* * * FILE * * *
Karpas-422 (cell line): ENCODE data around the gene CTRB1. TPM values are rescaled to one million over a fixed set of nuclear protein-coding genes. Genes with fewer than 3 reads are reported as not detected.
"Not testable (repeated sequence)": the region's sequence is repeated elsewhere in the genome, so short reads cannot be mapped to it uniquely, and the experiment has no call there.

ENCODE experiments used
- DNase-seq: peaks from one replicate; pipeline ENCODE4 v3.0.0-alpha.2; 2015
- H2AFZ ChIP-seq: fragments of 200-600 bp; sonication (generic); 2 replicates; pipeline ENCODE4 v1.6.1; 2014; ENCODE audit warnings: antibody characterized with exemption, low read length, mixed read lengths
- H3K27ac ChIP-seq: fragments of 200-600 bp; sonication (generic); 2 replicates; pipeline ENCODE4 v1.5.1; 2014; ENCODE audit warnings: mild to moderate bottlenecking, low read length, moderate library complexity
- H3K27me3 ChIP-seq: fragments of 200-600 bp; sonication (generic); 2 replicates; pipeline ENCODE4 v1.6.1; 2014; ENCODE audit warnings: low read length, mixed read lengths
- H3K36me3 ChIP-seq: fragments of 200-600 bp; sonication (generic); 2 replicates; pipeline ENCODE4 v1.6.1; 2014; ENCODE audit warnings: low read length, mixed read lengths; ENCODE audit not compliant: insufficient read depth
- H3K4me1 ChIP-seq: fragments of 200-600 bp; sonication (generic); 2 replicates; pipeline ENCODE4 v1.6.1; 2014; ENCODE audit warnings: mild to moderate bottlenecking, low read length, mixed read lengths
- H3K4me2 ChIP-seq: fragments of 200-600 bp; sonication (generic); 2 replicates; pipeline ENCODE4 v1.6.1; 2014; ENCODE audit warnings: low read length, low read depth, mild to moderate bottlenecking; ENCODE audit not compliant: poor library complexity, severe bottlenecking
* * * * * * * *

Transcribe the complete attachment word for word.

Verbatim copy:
Karpas-422 (cell line): ENCODE data around the gene CTRB1. TPM values are rescaled to one million over a fixed set of nuclear protein-coding genes. Genes with fewer than 3 reads are reported as not detected.
"Not testable (repeated sequence)": the region's sequence is repeated elsewhere in the genome, so short reads cannot be mapped to it uniquely, and the experiment has no call there.

ENCODE experiments used
- DNase-seq: peaks from one replicate; pipeline ENCODE4 v3.0.0-alpha.2; 2015
- H2AFZ ChIP-seq: fragments of 200-600 bp; sonication (generic); 2 replicates; pipeline ENCODE4 v1.6.1; 2014; ENCODE audit warnings: antibody characterized with exemption, low read length, mixed read lengths
- H3K27ac ChIP-seq: fragments of 200-600 bp; sonication (generic); 2 replicates; pipeline ENCODE4 v1.5.1; 2014; ENCODE audit warnings: mild to moderate bottlenecking, low read length, moderate library complexity
- H3K27me3 ChIP-seq: fragments of 200-600 bp; sonication (generic); 2 replicates; pipeline ENCODE4 v1.6.1; 2014; ENCODE audit warnings: low read length, mixed read lengths
- H3K36me3 ChIP-seq: fragments of 200-600 bp; sonication (generic); 2 replicates; pipeline ENCODE4 v1.6.1; 2014; ENCODE audit warnings: low read length, mixed read lengths; ENCODE audit not compliant: insufficient read depth
- H3K4me1 ChIP-seq: fragments of 200-600 bp; sonication (generic); 2 replicates; pipeline ENCODE4 v1.6.1; 2014; ENCODE audit warnings: mild to moderate bottlenecking, low read length, mixed read lengths
- H3K4me2 ChIP-seq: fragments of 200-600 bp; sonication (generic); 2 replicates; pipeline ENCODE4 v1.6.1; 2014; ENCODE audit warnings: low read length, low read depth, mild to moderate bottlenecking; ENCODE audit not compliant: poor library complexity, severe bottlenecking